Secured to gear housing 12 is a valve housing 26 provided with a valve chamber 28 in which a rotary control valve 30 is rotatably received. Rotary control valve 30 includes a valve sleeve 32 and a valve spool 34 received therein, which are rotatable with respect to each other about the longitudinal axis of pinion shaft 14. Valve sleeve 32 is connected to pinion shaft 14 through a connecting pin 36 for rotation therewith. Valve spool 34 is formed with an input portion 40 that is connectable to the vehicle's steering wheel (not shown), and valve spool 34 is elastically connected to pinion shaft 14 via a torsion bar 42, so that valve spool 34 is rotatable relative to the valve sleeve 32 within a limited angular extent.

As is known, "mechanically-derived" steering force is derived from the four-way control valve 30 upon input or steering torque being applied to rack shaft 24 via pinion portion 20 of pinion shaft 14. In accordance with the teaching of the present invention, rotary control valve 30 is equipped with a preload mechanism 44 that is operable for, in effect, mechanically interlocking valve spool 34 to valve sleeve 32 in response to steering torque being exerted on input portion 40 of valve spool 34 that is below a predetermined preload level. More particularly, preload mechanism 44 is operable for retaining valve spool 34 and valve sleeve 32 in their mechanically interlocked state (i.e., preventing relative rotation therebetween) until the input steering torque exceeds or "overcomes" the predetermined preload of preload mechanism 44. As such, when power steering control apparatus 10 is functioning within the preloaded operational region (i.e., below the predetermined preload value of preload mechanism 44), steering torque applied to valve spool 34 is directly coupled to pinion shaft 14 via preload mechanism 44. When input torque levels exceeding the preloaded operational region are applied to valve spool 34, preload mechanism 44 is overcome by the supplementally applied torque such that four-way control valve 30 becomes operational in a known manner for generating a "hydraulically-derived" steering force for augmenting the "mechanically-derived" steering force. The supplemental torque causes valve spool 34 to move rotationally with respect to valve sleeve 32.

Valve sleeve 32 is positioned within valve chamber 28 and is located axially and tangentially with respect to pinion shaft 14 by connecting pin 36 via hole 46 formed in axially extending tab 48 of valve sleeve 32. Valve spool 34 is located radially and in pitch and yaw by bearings 50 and 52, and axially by torsion bar 42 and drive pin 54. Valve sleeve 32 is located radially and in pitch and yaw by its interfacing fit upon valve spool 34.

The hydraulic elements of four-way rotary control valve 30 are configured in the exemplary embodiment shown in an "open-center" valving arrangement. However, it will be understood that preload mechanism 44 and its various alternative constructions to be disclosed hereinafter are also readily adapted for use in closed-centered valving arrangements. The pressurized source of hydraulic fluid supplied by the pump (not shown) enters four-way control valve 30 via a housing input port 60 and a plurality of radial input ports 62 formed in valve sleeve 32. The hydraulic fluid then flows between a identically numbered plurality of input slots 64 and return slots 66 that are laterally formed in alternating sequence about the inner peripheral surface of valve sleeve 32 via input and return orifices (not shown). As will be appreciated, the input and return orifices are located between input slots 64 and return slots 66, and alternately interspersed first and second sets of output slots 68a and 68b (not shown) are formed in the external peripheral surface of valve spool 34. Hydraulic fluid leaves four-way control valve 30 via return slots 66, a housing cavity 70 and a return port 72 to reservoir (not shown).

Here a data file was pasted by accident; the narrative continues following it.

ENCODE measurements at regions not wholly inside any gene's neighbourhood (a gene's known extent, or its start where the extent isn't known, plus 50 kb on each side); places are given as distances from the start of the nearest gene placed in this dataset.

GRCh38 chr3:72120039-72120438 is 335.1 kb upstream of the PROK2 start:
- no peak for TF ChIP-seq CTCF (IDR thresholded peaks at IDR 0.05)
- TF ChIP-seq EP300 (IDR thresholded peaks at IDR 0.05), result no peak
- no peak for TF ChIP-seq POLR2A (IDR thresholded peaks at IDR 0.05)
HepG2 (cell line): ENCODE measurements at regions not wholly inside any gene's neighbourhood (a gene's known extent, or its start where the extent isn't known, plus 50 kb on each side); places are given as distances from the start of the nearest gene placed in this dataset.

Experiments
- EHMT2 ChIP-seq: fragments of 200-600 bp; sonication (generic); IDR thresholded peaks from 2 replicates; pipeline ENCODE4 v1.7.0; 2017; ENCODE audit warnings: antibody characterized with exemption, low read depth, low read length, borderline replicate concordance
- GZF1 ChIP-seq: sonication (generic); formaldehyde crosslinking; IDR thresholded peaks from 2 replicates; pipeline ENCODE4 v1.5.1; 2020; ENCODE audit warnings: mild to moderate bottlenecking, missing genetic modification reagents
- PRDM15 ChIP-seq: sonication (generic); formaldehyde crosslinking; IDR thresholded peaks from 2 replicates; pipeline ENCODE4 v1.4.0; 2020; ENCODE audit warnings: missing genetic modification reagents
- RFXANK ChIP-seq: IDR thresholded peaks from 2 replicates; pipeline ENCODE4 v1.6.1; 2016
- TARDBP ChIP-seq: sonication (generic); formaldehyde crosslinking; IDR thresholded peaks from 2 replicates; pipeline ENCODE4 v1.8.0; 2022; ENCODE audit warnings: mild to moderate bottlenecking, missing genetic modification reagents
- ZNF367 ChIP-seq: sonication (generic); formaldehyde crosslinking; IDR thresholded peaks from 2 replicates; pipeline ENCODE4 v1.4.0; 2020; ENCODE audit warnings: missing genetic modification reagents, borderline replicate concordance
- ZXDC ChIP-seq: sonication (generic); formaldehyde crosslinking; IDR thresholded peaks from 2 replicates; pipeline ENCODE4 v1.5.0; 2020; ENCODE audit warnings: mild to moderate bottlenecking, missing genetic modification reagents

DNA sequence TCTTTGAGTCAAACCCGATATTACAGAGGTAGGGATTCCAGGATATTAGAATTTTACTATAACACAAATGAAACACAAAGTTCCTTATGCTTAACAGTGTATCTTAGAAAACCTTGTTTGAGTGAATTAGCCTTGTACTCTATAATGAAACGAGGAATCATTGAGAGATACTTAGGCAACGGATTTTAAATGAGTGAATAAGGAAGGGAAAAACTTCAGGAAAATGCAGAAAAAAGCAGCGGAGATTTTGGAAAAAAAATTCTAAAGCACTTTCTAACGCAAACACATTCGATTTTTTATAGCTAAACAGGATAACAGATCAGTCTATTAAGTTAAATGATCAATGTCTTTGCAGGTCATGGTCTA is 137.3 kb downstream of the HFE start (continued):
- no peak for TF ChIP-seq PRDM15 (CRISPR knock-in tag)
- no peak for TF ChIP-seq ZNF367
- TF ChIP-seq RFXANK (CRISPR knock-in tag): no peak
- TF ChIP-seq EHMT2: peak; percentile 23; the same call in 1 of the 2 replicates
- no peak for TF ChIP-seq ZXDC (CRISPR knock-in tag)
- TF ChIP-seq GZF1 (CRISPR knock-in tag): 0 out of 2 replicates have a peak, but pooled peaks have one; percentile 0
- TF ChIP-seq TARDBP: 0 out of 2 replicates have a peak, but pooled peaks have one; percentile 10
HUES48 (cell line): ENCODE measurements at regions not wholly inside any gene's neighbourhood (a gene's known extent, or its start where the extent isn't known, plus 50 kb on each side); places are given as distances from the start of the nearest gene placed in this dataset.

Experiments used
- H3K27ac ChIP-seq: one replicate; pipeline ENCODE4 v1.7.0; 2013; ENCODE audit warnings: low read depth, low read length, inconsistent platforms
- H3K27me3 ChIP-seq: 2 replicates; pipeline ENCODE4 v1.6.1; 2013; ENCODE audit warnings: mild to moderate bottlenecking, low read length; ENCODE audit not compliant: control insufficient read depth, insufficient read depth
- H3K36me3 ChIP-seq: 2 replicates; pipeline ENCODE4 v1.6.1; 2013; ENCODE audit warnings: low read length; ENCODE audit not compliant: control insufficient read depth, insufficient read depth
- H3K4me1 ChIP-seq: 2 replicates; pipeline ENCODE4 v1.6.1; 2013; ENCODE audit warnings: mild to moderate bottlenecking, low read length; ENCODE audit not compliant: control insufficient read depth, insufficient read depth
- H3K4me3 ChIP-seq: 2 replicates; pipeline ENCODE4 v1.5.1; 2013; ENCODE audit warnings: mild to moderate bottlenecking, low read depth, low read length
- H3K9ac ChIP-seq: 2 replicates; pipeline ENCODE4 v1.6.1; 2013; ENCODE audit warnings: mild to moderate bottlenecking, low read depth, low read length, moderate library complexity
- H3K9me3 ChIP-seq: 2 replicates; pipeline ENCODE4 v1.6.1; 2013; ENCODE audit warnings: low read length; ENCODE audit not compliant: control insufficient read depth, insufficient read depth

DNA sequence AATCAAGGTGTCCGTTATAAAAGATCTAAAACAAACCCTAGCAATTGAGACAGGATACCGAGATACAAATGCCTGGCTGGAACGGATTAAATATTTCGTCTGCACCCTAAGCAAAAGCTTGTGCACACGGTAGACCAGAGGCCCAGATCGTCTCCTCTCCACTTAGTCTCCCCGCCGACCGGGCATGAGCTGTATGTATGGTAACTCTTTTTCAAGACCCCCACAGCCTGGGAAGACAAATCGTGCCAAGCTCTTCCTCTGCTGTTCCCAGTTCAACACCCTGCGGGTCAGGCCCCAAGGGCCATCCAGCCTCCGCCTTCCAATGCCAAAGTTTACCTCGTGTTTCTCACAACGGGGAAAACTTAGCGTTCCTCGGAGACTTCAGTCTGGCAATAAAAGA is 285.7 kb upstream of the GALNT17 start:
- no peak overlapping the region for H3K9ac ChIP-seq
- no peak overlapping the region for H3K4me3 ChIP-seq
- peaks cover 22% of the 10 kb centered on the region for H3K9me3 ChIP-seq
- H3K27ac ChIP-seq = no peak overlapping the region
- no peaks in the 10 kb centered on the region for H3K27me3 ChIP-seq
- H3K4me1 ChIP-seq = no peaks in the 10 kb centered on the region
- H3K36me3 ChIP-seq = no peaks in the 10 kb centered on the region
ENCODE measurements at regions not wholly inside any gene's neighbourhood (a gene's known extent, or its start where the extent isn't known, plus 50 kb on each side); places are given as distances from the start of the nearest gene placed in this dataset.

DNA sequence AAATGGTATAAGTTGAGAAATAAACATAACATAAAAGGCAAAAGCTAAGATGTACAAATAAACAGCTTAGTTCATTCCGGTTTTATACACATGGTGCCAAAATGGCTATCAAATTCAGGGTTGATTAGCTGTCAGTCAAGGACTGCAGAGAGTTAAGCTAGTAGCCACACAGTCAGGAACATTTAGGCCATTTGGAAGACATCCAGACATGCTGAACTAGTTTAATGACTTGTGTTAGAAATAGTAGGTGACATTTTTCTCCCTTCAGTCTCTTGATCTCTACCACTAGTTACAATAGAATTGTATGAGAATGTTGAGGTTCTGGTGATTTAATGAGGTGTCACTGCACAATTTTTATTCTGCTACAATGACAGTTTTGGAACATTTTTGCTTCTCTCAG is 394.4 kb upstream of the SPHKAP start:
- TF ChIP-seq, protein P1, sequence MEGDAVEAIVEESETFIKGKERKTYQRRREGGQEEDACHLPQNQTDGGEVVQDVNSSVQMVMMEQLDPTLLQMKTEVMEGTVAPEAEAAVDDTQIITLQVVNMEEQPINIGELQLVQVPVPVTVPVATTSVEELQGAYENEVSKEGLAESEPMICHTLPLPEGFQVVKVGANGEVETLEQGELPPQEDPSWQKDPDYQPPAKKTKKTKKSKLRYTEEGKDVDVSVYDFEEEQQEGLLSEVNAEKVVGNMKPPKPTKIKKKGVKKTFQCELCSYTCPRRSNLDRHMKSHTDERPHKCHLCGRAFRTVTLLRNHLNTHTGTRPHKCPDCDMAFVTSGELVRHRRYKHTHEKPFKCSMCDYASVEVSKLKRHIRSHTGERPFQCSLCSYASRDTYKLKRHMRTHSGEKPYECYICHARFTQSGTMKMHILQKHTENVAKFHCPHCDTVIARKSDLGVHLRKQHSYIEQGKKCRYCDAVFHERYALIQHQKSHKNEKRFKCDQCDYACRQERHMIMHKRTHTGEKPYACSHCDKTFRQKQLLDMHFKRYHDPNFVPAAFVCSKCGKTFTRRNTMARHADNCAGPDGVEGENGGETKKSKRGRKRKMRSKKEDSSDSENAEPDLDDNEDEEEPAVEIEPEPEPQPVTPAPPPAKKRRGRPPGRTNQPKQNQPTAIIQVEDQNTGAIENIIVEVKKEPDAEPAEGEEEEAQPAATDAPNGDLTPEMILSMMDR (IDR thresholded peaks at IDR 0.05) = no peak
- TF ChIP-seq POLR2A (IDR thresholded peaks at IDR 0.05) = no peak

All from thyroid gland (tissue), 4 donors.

If valve spool 34 is rotated from its "centered" balanced position in a first direction (i.e., against the torsional resistance provided primarily by torsion bar 42), then the nominally free flow of hydraulic fluid is progressively restricted by closure of appropriate ones of the input and return orifices which, in turn, causes the fluid pressure to increase and be selectively applied between the first and second output slots 68a and 68b wherefrom it is applied to corresponding first and second ends of the double acting power cylinder (not shown) via first and second output bores 73a and 73b, respectively, first and second output ports 74a and 74b, respectively, and first and second output lines (not shown). As is known, the piston of the double acting power cylinder is coupled to rack shaft 24 which provides the "hydraulically-derived" steering assist in response to heavy steering loads. As will be appreciated by those skilled in the art, rotation of valve spool 34 from its "centered" position in an opposite direction against the torsional resistance of torsion bar 42 causes hydraulic fluid to flow in the opposite manner from that explained above. Again, the specific flow paths of control valve 30 are merely exemplary and are not intended to detract from the novelty of the improved preload mechanism 44 to be described hereinafter in greater detail.